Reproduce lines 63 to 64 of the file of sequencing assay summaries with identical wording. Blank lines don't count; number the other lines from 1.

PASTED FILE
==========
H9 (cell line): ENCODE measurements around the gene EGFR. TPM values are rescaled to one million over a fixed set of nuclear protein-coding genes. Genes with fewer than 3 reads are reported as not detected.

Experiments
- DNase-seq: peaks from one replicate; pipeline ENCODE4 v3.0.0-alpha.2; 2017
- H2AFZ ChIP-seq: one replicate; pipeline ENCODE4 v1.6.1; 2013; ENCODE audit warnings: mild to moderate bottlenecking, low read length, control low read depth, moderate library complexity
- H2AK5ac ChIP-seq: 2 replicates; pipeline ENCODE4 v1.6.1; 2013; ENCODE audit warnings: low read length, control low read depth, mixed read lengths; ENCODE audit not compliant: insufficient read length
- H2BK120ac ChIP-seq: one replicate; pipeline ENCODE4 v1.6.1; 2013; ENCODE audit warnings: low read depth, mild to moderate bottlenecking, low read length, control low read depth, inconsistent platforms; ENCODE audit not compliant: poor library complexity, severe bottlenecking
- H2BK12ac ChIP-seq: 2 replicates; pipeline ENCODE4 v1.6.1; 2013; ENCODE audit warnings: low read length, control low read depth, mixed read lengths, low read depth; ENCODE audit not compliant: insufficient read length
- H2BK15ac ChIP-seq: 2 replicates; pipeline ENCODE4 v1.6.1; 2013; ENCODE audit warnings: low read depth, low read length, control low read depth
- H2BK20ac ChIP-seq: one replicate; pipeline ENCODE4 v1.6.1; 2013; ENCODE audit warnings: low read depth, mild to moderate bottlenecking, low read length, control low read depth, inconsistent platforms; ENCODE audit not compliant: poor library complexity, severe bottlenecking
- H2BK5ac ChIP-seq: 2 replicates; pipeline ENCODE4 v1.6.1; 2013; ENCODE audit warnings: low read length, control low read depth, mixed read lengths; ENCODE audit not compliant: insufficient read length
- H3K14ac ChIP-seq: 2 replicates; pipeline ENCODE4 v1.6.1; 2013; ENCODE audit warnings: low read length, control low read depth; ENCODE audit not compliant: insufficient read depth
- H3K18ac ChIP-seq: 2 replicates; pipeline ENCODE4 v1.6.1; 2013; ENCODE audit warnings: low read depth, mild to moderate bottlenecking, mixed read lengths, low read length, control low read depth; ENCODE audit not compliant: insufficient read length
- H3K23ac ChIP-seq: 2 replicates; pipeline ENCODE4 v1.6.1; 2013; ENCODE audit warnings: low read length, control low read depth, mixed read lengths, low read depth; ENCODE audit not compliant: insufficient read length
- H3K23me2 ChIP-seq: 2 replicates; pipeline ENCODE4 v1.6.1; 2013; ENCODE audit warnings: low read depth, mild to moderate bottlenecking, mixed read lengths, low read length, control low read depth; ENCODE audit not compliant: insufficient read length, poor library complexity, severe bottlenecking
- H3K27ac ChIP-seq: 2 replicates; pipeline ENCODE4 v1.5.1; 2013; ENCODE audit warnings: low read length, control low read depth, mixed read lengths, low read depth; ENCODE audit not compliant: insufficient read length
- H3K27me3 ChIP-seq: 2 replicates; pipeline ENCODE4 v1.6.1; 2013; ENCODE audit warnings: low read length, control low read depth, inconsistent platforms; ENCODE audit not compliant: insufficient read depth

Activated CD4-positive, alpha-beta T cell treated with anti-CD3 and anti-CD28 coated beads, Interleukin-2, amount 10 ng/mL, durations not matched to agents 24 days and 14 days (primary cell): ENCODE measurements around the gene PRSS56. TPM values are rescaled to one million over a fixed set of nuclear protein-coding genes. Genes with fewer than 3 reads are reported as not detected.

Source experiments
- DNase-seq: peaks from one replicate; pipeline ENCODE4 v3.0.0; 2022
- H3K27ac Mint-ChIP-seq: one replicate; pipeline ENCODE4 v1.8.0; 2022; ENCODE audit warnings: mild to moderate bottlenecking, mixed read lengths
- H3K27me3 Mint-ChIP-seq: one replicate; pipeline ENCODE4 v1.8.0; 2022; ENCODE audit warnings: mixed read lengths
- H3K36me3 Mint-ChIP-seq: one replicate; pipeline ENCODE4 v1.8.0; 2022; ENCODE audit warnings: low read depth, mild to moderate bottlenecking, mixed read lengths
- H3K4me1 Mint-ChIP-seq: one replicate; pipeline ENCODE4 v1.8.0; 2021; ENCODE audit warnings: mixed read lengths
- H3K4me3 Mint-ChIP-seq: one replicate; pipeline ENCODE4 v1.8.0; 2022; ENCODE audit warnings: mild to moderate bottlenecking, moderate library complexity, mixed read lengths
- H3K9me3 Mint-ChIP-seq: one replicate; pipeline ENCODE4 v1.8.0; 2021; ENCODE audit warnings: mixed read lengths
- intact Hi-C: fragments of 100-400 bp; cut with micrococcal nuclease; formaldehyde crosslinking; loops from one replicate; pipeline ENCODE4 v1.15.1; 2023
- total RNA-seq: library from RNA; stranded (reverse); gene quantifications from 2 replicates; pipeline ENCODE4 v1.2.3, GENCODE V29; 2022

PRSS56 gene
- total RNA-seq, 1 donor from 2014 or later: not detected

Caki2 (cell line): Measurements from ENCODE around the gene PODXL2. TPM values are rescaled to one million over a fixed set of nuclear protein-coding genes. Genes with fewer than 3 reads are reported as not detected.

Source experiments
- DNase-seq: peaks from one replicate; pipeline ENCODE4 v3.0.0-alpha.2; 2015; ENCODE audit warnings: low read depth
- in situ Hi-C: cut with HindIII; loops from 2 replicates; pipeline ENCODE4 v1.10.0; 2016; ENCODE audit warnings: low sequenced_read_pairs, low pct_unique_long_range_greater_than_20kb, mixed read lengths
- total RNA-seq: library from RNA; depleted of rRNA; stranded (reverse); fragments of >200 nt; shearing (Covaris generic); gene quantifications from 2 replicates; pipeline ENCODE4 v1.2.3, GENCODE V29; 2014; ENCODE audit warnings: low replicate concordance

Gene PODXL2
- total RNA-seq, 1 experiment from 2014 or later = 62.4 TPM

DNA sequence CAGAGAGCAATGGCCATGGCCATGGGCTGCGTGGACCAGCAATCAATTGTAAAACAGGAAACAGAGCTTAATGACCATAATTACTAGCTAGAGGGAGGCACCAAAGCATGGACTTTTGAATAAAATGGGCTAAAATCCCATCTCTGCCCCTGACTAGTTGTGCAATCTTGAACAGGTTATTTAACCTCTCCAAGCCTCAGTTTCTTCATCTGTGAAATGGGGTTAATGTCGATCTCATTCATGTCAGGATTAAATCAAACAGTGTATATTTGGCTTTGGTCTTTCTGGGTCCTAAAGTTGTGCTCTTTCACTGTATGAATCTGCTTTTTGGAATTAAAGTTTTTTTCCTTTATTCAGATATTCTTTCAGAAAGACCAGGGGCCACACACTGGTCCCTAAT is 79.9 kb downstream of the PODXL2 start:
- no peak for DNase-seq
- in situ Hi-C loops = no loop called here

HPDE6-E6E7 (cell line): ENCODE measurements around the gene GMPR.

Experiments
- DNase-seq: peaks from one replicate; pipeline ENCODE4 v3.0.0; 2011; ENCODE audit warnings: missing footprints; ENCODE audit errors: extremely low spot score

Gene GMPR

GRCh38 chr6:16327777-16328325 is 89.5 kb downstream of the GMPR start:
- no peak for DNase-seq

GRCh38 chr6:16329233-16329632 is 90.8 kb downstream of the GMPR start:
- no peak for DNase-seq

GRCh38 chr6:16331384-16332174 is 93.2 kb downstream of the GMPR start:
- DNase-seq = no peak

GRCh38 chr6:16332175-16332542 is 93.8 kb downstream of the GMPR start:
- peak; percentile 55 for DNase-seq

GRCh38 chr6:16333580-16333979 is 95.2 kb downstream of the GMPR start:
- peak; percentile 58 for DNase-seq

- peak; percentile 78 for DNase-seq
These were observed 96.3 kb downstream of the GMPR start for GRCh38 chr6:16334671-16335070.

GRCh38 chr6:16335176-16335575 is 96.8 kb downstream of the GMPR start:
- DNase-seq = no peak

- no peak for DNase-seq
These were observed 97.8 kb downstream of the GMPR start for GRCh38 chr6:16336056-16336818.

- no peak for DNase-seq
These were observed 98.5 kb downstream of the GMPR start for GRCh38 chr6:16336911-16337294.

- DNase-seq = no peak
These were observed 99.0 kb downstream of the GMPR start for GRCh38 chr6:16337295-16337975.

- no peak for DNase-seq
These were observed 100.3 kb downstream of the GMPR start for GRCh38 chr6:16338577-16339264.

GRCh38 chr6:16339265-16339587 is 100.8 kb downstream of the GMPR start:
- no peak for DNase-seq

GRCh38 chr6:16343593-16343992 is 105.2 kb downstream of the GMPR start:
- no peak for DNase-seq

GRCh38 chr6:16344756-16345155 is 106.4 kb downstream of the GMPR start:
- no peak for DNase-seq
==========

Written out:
These were observed 99.0 kb downstream of the GMPR start for GRCh38 chr6:16337295-16337975.

- no peak for DNase-seq